A new study out this week issues some pretty big red flags for American pet owners.
According to an article in today’s Chicago Tribune, the Banfield Pet Hospital, which has 800 hospitals in 43 states, has released a study that points to a weight “epidemic” amongst the country’s cats and dogs.
The hospital group’s study is one of great interest largely due to the fact that it sees and documents such a large cross-section of animals from so many various parts of the nation.
Plus, as the Tribune‘s Steve Daly puts it, “Unlike human physicians, who report every illness from Lyme disease to heart disease to a central database, there’s no similar method for veterinarians to report on pet health issues…Banfield offers the next best thing.”
The hospital maintains a comprehensive database of all of the animals they treat, which included over two million dogs and close to a half million cats last year alone.
And, according to the Trib, the report finds that, “The number of overweight or obese cats has increased a whopping 90 percent over the past five years.”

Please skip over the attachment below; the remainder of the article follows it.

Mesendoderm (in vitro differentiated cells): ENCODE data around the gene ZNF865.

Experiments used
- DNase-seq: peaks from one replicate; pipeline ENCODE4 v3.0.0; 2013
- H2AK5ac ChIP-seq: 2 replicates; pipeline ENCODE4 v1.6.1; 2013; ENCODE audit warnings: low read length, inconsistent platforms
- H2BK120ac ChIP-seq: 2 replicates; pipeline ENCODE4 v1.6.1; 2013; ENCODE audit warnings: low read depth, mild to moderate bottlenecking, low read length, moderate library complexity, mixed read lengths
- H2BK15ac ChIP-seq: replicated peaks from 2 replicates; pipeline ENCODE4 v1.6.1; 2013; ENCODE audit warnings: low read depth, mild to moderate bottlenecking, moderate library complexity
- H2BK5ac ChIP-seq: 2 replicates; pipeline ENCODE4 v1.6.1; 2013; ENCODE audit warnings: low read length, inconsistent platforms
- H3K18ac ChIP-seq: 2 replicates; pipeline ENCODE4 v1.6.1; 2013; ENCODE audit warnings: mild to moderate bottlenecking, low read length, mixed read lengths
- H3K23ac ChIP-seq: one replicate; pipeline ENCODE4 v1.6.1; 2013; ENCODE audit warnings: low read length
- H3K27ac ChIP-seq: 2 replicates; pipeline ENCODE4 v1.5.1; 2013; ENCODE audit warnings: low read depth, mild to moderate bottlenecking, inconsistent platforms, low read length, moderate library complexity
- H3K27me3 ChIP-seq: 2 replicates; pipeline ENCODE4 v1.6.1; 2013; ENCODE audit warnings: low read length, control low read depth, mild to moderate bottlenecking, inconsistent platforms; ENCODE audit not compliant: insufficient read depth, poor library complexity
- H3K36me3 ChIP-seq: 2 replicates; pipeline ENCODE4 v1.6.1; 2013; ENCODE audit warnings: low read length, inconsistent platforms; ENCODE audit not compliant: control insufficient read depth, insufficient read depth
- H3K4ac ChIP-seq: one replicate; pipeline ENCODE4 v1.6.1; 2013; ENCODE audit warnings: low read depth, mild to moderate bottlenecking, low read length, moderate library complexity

The dog numbers aren’t quite as high, but still, with the study’s findings that 37 percent of dogs have grown much heavier over the same 5-year period, there is still reason for concern.
Another worrisome fact revealed by Banfield’s research shows that while there are 20 percent more cats than dogs as pets in the United States, our feline friends account for less than a quarter of all vet visits. No one seems quite certain why that is, but the fact remains that people aren’t taking their cats in for care nearly as often as their dogs.
You can view the entire Banfield Pet Hospital State Of Pet Health 2012 report here.
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